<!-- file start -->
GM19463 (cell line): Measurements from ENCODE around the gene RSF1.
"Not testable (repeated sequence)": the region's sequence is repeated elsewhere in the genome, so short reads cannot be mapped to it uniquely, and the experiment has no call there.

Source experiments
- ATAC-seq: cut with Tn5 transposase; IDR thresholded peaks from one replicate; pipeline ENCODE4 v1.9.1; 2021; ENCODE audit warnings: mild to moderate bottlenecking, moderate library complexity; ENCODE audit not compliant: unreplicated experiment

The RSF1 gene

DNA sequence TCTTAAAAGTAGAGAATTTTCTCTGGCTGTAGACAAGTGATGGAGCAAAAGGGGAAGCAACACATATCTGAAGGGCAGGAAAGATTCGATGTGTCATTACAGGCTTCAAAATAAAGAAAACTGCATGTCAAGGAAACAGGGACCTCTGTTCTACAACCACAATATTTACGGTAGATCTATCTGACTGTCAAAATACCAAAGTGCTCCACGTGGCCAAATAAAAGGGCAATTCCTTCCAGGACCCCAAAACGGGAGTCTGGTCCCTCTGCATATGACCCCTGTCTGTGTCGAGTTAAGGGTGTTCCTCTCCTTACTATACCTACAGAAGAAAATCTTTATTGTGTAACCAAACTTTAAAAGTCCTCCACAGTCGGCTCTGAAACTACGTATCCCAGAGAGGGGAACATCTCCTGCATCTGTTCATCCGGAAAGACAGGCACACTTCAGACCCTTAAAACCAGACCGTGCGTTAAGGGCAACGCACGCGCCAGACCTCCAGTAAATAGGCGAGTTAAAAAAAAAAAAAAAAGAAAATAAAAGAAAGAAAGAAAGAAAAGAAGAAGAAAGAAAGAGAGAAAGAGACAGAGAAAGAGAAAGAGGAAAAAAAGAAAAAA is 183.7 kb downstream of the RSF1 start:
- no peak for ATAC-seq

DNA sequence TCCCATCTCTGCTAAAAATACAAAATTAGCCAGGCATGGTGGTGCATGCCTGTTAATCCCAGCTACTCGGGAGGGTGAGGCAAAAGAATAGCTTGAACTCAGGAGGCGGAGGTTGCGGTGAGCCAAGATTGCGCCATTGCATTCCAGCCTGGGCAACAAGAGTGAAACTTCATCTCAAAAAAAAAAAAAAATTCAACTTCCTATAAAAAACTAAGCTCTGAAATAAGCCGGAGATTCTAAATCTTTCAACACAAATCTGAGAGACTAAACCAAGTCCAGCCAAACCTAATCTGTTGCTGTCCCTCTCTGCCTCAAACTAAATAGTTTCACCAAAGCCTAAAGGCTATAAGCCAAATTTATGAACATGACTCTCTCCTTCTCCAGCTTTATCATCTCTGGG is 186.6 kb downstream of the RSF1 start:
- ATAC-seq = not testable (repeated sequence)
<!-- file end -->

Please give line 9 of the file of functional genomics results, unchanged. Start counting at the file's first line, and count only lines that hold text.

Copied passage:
- ATAC-seq = not testable (repeated sequence)